Bushy evergreen perennial growing to 3 ft (1 m). Has leaf-like leathery branches with a terminal spine, greenish-white flowers, and shiny red berries.
Habitat & Cultivation
Butcher’s broom is found throughout much of Europe, western Asia, and North Africa. It is a protected species, growing wild in woodland and on uncultivated ground. Cultivated plants are gathered in autumn when in fruit.
Aerial parts, rhizome.
Butcher’s broom contains saponin glycosides, including ruscogenin and neoruscogenin. These constituents have a structure similar to that of diosgenin, found in wild yam (Dioscorea villosa). They are anti-inflammatory and cause the contraction of blood vessels, especially veins.
History & Folklore
Much used in antiquity, butcher’s broom was described by the 1st century CE Greek physician Dioscorides as having the ability to promote urine flow and menstrual bleeding. The plant’s name comes from its use as a broom in butchers’ shops in Europe up until the 20th century.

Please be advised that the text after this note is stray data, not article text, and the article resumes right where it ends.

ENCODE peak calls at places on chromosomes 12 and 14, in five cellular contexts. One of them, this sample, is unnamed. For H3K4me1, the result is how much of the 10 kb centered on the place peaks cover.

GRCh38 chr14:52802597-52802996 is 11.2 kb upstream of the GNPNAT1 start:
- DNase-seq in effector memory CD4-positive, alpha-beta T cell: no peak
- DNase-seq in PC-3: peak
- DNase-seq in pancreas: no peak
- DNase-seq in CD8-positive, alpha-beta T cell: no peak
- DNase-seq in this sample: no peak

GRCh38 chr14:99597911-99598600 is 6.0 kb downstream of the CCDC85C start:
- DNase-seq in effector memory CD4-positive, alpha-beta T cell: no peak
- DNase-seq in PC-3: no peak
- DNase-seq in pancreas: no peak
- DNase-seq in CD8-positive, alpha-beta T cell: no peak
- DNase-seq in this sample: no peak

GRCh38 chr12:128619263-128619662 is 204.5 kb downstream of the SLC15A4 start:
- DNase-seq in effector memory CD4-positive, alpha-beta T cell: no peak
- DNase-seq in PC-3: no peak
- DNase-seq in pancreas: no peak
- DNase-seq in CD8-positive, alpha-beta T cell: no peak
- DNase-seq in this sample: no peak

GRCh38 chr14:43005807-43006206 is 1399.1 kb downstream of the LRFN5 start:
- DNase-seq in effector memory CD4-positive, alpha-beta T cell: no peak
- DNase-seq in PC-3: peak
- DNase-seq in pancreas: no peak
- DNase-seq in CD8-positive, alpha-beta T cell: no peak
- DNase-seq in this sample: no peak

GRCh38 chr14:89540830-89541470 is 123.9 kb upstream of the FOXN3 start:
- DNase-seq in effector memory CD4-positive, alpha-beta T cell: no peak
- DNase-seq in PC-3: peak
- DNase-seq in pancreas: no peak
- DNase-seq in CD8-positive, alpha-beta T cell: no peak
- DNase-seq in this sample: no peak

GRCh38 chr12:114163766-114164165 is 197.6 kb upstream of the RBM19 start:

Medicinal Actions & Uses
Though little used in Anglo-American herbal medicine, butcher’s broom is now a common remedy in Germany for venous problems. It has been shown to have a directly positive effect on varicose veins and hemorrhoids, preventing increased tensing of the veins and helping the return of excess fluid into the veins. Extracts can be taken orally or applied to affected legs.
A growing body of research is demonstrating that butcher’s broom is a valuable medicine for venous disorders. In a clinical trial, patients with varicose veins who applied a butcher’s broom extract to their legs showed a contraction of 1.25 mm in their femoral artery within 2½ hours. A paper published in the Journal of Complementary and Alternative Medicine in 2000 identifies butcher’s broom as having great potential as a medicine for orthostatic hypotension (a specific form of low blood pressure).
Do not take butcher’s broom if suffering from high blood pressure.